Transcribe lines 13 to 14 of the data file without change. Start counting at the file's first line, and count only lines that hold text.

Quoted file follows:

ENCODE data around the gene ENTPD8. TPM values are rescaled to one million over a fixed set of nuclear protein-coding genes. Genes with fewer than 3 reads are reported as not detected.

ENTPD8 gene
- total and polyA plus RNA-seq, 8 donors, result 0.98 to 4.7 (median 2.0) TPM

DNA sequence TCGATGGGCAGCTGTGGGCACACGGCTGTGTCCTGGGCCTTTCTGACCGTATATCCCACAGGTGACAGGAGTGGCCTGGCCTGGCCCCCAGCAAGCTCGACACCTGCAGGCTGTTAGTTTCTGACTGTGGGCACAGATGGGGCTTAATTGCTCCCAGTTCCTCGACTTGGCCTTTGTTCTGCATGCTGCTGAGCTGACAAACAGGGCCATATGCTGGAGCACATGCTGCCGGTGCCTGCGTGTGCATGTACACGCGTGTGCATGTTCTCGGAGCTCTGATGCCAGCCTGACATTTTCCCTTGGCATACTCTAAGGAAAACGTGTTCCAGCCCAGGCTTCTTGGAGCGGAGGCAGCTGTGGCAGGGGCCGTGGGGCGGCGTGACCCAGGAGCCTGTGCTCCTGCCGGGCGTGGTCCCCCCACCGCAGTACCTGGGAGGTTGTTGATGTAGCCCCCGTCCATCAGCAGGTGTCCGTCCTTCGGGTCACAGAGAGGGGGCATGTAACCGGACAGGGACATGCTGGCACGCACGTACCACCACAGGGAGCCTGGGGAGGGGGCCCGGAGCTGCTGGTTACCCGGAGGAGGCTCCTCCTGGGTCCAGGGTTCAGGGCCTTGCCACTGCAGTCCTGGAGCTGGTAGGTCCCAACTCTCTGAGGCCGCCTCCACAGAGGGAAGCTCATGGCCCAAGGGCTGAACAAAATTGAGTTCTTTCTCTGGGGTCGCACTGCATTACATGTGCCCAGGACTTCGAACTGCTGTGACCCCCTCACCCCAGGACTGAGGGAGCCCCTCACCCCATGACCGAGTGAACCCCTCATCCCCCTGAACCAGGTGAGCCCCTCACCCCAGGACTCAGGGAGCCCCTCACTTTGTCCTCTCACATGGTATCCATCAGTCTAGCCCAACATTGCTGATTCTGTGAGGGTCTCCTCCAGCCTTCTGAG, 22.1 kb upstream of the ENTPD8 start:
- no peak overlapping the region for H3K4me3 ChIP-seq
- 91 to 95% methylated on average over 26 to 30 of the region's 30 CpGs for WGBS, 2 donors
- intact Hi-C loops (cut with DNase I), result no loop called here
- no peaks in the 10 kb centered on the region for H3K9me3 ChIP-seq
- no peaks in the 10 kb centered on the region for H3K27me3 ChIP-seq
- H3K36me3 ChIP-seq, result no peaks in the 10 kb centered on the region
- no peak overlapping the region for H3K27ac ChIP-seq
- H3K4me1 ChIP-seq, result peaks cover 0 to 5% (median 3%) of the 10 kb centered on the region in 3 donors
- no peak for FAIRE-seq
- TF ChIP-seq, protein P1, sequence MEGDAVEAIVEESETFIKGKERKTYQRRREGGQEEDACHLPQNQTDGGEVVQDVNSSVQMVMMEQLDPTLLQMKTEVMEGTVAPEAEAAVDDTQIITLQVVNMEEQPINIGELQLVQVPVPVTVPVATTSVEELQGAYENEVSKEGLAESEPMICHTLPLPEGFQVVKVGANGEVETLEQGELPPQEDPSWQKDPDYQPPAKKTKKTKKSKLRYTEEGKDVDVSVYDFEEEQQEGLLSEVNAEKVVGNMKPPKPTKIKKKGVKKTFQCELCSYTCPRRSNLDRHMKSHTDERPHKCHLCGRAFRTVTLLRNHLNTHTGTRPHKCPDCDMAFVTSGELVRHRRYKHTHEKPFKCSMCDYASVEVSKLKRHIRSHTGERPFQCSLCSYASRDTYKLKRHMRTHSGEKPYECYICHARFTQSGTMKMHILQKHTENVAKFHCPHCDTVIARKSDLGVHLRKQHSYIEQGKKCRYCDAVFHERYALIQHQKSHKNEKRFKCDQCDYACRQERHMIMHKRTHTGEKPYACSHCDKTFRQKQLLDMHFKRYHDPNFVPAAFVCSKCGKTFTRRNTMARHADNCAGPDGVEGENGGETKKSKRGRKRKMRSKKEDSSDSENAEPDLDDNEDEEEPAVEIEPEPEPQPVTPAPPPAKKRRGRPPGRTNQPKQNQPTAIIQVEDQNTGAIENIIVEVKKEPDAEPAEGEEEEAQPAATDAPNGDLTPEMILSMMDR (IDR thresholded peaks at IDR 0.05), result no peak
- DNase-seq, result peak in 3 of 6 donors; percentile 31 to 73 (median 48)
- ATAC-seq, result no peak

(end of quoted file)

- no peak for FAIRE-seq
- TF ChIP-seq, protein P1, sequence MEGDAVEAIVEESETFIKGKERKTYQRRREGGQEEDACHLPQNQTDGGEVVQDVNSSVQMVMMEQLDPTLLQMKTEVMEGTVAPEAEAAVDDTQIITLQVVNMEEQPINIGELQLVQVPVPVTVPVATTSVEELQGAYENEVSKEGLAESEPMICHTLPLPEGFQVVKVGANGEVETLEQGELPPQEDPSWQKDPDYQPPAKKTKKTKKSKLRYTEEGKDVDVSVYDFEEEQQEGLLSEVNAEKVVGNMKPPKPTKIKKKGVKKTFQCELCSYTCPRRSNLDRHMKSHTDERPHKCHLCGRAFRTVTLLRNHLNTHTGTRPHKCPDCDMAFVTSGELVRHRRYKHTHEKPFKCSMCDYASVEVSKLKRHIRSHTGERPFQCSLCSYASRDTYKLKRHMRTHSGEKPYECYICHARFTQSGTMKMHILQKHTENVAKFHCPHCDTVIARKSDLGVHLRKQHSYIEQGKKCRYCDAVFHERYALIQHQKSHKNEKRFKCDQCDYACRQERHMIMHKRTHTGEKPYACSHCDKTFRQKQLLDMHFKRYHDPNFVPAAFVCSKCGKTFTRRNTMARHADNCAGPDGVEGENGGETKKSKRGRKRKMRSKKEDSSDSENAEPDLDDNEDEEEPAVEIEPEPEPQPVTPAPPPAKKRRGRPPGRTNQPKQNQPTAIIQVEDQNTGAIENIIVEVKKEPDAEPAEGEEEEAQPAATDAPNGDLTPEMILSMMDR (IDR thresholded peaks at IDR 0.05), result no peak